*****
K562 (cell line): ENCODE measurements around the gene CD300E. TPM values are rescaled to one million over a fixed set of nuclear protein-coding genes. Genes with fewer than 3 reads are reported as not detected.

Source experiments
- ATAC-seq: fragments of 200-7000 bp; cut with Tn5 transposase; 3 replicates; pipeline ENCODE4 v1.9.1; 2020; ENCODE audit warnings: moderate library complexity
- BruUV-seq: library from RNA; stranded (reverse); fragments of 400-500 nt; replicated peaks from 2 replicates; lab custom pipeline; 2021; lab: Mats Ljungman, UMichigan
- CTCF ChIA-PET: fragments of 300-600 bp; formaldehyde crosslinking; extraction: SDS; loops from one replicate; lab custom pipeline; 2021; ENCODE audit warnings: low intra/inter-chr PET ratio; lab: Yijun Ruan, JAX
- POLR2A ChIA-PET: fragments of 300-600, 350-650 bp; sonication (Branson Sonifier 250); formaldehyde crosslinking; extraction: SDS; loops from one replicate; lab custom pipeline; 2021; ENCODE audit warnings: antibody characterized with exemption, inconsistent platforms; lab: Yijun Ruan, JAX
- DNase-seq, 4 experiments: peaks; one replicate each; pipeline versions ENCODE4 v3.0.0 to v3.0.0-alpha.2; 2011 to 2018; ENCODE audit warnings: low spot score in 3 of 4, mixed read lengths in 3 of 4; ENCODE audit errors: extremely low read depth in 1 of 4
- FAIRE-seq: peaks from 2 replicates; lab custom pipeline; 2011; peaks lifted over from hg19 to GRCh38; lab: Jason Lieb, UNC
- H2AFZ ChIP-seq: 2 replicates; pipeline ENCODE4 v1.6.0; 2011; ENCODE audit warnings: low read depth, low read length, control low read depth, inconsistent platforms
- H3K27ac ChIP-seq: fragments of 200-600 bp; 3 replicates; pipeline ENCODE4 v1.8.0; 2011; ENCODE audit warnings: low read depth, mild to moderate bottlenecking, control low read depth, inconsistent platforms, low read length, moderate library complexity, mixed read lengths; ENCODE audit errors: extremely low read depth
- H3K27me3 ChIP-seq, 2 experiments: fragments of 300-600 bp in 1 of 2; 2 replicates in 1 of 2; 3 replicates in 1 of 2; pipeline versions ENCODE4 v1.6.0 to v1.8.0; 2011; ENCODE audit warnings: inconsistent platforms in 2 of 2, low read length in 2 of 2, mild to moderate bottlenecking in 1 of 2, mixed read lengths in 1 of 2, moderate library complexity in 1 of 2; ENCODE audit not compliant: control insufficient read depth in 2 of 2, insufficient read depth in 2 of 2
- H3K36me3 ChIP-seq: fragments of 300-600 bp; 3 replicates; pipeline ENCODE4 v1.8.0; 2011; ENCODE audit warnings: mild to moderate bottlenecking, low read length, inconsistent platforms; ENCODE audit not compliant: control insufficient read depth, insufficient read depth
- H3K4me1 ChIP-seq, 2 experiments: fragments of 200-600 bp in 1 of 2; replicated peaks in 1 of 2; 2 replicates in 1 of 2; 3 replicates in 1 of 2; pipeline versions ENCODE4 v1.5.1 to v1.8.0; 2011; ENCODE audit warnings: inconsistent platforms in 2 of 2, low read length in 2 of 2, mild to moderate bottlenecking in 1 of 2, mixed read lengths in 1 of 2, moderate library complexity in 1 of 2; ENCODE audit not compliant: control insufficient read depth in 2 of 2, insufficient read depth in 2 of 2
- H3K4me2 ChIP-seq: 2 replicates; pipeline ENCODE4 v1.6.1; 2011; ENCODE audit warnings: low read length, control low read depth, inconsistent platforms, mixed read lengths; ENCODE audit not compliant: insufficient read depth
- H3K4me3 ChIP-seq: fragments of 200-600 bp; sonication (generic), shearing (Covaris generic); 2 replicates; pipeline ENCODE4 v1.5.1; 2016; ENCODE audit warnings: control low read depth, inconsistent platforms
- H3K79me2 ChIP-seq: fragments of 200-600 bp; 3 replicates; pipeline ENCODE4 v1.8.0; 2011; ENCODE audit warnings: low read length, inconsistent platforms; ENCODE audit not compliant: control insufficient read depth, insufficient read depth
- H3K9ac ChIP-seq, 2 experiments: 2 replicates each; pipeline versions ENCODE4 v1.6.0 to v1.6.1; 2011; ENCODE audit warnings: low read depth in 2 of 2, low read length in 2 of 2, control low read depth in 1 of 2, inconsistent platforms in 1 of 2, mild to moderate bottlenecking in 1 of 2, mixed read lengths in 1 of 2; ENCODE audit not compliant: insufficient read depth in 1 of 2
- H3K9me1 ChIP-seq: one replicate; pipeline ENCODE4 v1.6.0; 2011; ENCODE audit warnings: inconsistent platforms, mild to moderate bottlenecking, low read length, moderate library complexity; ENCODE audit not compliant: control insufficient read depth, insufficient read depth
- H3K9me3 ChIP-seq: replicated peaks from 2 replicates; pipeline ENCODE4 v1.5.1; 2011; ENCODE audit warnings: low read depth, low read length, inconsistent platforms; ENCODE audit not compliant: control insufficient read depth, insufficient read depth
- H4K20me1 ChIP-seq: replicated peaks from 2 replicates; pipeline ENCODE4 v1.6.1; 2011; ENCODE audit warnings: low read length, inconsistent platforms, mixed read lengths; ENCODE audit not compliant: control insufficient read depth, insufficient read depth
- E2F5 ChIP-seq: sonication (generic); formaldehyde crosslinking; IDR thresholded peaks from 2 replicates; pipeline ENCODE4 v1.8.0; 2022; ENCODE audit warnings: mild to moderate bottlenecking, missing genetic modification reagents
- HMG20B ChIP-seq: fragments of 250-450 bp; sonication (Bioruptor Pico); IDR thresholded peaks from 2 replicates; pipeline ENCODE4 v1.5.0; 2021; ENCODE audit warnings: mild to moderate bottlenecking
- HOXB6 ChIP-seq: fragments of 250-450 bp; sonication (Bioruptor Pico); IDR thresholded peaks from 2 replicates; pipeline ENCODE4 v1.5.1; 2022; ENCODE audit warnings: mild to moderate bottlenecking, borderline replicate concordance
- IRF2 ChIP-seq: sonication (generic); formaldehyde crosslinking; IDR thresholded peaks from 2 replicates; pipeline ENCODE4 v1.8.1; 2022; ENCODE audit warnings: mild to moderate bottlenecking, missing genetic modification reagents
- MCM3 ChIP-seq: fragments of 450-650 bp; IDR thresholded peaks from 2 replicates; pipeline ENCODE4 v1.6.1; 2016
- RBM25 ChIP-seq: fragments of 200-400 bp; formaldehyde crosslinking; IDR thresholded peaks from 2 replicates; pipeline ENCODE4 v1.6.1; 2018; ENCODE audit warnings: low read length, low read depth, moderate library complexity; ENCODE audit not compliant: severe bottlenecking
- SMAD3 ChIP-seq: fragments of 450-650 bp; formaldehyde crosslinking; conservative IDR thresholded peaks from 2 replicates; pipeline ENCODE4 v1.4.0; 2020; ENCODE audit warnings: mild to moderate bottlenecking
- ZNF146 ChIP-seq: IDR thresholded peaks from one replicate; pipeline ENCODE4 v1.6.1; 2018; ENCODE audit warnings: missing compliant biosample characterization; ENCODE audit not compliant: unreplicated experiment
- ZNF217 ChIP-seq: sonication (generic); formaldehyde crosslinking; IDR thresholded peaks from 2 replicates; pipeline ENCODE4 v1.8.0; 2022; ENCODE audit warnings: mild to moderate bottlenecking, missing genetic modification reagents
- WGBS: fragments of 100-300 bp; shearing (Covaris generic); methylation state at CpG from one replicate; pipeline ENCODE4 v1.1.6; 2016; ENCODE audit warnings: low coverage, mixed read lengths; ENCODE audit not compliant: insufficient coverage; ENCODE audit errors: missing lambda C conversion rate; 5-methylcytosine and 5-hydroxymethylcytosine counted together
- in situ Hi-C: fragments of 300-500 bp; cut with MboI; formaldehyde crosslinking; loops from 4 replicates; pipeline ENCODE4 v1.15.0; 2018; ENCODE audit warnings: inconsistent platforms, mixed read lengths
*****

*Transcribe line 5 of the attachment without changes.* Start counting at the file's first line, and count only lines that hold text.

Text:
- CTCF ChIA-PET: fragments of 300-600 bp; formaldehyde crosslinking; extraction: SDS; loops from one replicate; lab custom pipeline; 2021; ENCODE audit warnings: low intra/inter-chr PET ratio; lab: Yijun Ruan, JAX